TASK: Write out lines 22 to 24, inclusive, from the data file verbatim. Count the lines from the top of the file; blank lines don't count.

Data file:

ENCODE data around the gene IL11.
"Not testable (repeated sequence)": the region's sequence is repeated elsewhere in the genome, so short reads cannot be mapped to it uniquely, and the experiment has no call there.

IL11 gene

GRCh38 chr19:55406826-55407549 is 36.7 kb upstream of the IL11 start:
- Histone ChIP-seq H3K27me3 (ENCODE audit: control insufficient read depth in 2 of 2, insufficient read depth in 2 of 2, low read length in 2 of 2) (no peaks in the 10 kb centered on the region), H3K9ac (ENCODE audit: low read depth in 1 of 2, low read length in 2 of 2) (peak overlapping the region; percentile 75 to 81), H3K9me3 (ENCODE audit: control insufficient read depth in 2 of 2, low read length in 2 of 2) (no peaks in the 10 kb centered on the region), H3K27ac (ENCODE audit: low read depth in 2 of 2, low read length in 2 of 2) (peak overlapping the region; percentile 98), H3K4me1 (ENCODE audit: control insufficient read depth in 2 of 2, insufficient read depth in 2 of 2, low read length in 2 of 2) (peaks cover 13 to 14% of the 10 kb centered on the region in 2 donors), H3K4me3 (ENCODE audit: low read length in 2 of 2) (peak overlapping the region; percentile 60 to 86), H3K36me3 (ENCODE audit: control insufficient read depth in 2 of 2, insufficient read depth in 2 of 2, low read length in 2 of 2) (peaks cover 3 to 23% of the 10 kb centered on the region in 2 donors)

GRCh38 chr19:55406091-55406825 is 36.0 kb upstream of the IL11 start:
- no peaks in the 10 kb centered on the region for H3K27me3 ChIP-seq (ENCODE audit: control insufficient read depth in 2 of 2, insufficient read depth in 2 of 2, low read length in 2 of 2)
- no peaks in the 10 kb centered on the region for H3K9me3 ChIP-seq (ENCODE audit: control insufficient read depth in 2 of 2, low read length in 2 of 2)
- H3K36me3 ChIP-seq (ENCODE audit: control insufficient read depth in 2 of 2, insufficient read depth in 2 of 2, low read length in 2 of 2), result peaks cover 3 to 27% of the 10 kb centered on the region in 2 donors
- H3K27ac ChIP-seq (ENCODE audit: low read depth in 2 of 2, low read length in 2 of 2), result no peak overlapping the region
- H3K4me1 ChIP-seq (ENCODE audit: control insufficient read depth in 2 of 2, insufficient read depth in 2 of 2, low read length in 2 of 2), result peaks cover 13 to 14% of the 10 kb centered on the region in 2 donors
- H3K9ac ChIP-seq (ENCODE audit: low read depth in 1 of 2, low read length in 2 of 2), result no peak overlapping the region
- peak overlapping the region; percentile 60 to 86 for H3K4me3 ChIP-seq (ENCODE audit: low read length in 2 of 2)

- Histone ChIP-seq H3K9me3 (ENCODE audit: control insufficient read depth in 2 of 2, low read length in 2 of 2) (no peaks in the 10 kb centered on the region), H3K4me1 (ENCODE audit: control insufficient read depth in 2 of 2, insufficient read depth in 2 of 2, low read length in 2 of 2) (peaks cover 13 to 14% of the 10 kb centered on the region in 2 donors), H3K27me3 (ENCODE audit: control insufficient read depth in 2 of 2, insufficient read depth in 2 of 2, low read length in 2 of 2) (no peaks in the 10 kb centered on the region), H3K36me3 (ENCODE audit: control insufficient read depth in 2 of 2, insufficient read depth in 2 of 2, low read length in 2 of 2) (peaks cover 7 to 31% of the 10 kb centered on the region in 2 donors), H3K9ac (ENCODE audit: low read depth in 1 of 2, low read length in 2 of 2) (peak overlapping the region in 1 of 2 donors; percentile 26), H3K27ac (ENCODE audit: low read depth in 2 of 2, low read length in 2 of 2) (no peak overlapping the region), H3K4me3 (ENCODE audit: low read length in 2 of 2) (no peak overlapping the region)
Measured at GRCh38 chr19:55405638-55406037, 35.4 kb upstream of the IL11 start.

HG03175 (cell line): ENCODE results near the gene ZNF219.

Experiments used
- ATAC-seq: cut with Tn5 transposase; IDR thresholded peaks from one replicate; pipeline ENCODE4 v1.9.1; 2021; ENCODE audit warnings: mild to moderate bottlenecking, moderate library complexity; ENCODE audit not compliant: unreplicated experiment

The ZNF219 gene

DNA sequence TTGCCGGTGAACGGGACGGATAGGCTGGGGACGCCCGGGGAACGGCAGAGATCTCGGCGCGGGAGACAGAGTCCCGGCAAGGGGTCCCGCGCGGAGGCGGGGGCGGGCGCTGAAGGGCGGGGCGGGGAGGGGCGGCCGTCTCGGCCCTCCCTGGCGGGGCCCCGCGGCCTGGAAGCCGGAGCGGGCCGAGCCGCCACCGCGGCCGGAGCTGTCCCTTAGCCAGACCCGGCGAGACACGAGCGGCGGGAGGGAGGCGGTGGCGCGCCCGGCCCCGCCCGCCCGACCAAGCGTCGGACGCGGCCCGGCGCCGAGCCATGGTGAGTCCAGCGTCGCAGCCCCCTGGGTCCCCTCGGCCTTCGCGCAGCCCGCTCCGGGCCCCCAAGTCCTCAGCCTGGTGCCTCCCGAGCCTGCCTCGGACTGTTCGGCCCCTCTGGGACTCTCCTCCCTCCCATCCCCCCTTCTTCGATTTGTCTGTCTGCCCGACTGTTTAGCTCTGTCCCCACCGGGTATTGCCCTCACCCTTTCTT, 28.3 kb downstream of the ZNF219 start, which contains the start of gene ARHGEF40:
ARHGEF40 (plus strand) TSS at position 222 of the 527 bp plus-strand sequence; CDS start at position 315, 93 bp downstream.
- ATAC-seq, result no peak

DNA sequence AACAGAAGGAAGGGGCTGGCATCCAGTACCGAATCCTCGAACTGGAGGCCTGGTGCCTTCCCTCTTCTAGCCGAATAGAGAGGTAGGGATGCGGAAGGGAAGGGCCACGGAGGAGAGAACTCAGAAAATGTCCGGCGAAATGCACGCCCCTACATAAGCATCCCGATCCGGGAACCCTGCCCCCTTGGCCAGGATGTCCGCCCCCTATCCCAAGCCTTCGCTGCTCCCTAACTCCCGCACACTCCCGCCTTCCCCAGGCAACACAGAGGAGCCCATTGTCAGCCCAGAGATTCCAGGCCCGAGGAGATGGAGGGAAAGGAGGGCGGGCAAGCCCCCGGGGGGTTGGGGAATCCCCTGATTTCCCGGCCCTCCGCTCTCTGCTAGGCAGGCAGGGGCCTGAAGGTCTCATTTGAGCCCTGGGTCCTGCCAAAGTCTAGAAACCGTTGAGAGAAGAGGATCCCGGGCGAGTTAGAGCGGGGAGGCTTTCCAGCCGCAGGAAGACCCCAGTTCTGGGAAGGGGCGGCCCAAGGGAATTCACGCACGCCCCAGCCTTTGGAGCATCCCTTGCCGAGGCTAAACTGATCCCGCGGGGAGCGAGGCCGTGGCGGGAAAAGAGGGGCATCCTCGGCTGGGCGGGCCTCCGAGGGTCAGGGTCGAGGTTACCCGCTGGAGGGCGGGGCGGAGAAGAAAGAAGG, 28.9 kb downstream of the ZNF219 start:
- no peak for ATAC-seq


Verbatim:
- ATAC-seq, result no peak

DNA sequence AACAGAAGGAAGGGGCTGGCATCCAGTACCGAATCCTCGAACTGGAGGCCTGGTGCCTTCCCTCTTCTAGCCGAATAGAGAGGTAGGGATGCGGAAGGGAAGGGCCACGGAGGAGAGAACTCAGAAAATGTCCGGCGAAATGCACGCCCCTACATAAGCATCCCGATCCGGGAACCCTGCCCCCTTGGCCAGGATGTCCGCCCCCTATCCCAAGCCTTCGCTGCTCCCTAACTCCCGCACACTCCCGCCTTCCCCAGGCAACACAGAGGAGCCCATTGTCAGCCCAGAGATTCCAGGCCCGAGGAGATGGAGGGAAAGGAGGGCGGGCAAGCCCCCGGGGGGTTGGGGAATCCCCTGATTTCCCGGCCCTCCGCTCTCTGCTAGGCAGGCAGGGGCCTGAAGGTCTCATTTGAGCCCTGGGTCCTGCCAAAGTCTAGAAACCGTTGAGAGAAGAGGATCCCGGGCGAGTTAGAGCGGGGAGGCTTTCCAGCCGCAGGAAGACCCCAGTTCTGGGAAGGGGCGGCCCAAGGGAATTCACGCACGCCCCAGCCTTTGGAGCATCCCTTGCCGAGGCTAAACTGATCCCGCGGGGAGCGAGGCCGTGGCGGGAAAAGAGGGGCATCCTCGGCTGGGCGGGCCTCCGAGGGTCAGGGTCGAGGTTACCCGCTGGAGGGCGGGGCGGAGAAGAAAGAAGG, 28.9 kb downstream of the ZNF219 start:
- no peak for ATAC-seq